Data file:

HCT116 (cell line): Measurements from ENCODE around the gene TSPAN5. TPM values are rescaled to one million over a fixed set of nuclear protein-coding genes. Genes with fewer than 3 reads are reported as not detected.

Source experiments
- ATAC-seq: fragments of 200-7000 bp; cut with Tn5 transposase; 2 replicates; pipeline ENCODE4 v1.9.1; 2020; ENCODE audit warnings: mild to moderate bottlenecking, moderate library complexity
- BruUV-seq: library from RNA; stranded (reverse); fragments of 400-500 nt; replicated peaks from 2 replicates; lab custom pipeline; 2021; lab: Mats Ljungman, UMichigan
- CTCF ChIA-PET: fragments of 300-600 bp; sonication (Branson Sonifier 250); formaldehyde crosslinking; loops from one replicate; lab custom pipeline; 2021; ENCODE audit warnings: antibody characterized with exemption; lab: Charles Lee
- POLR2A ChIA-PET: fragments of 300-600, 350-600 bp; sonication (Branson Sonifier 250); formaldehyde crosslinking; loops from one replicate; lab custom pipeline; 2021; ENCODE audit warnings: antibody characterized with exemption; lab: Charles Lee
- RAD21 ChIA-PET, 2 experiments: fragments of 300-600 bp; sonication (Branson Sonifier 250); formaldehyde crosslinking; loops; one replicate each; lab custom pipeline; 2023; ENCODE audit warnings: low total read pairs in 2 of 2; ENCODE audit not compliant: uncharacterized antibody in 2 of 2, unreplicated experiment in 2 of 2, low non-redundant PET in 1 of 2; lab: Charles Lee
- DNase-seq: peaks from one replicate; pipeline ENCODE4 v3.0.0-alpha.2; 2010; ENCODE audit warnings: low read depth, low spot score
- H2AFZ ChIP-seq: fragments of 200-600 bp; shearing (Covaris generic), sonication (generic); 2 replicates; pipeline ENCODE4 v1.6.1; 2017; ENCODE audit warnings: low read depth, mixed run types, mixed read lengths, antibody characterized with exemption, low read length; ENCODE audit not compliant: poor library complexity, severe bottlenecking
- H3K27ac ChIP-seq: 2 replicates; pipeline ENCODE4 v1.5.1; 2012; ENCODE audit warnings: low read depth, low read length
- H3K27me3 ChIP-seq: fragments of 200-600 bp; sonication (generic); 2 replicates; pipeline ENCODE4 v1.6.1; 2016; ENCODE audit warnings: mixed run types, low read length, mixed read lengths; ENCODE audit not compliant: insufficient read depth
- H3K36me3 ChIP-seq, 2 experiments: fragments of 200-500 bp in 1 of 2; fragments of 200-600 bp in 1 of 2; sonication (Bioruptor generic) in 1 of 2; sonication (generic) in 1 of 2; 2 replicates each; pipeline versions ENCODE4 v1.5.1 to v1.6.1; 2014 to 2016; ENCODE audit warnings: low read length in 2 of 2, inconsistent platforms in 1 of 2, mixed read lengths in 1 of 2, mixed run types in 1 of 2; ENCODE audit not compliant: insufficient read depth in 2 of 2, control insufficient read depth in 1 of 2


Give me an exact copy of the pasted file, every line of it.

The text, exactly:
HCT116 (cell line): Measurements from ENCODE around the gene TSPAN5. TPM values are rescaled to one million over a fixed set of nuclear protein-coding genes. Genes with fewer than 3 reads are reported as not detected.

Source experiments
- ATAC-seq: fragments of 200-7000 bp; cut with Tn5 transposase; 2 replicates; pipeline ENCODE4 v1.9.1; 2020; ENCODE audit warnings: mild to moderate bottlenecking, moderate library complexity
- BruUV-seq: library from RNA; stranded (reverse); fragments of 400-500 nt; replicated peaks from 2 replicates; lab custom pipeline; 2021; lab: Mats Ljungman, UMichigan
- CTCF ChIA-PET: fragments of 300-600 bp; sonication (Branson Sonifier 250); formaldehyde crosslinking; loops from one replicate; lab custom pipeline; 2021; ENCODE audit warnings: antibody characterized with exemption; lab: Charles Lee
- POLR2A ChIA-PET: fragments of 300-600, 350-600 bp; sonication (Branson Sonifier 250); formaldehyde crosslinking; loops from one replicate; lab custom pipeline; 2021; ENCODE audit warnings: antibody characterized with exemption; lab: Charles Lee
- RAD21 ChIA-PET, 2 experiments: fragments of 300-600 bp; sonication (Branson Sonifier 250); formaldehyde crosslinking; loops; one replicate each; lab custom pipeline; 2023; ENCODE audit warnings: low total read pairs in 2 of 2; ENCODE audit not compliant: uncharacterized antibody in 2 of 2, unreplicated experiment in 2 of 2, low non-redundant PET in 1 of 2; lab: Charles Lee
- DNase-seq: peaks from one replicate; pipeline ENCODE4 v3.0.0-alpha.2; 2010; ENCODE audit warnings: low read depth, low spot score
- H2AFZ ChIP-seq: fragments of 200-600 bp; shearing (Covaris generic), sonication (generic); 2 replicates; pipeline ENCODE4 v1.6.1; 2017; ENCODE audit warnings: low read depth, mixed run types, mixed read lengths, antibody characterized with exemption, low read length; ENCODE audit not compliant: poor library complexity, severe bottlenecking
- H3K27ac ChIP-seq: 2 replicates; pipeline ENCODE4 v1.5.1; 2012; ENCODE audit warnings: low read depth, low read length
- H3K27me3 ChIP-seq: fragments of 200-600 bp; sonication (generic); 2 replicates; pipeline ENCODE4 v1.6.1; 2016; ENCODE audit warnings: mixed run types, low read length, mixed read lengths; ENCODE audit not compliant: insufficient read depth
- H3K36me3 ChIP-seq, 2 experiments: fragments of 200-500 bp in 1 of 2; fragments of 200-600 bp in 1 of 2; sonication (Bioruptor generic) in 1 of 2; sonication (generic) in 1 of 2; 2 replicates each; pipeline versions ENCODE4 v1.5.1 to v1.6.1; 2014 to 2016; ENCODE audit warnings: low read length in 2 of 2, inconsistent platforms in 1 of 2, mixed read lengths in 1 of 2, mixed run types in 1 of 2; ENCODE audit not compliant: insufficient read depth in 2 of 2, control insufficient read depth in 1 of 2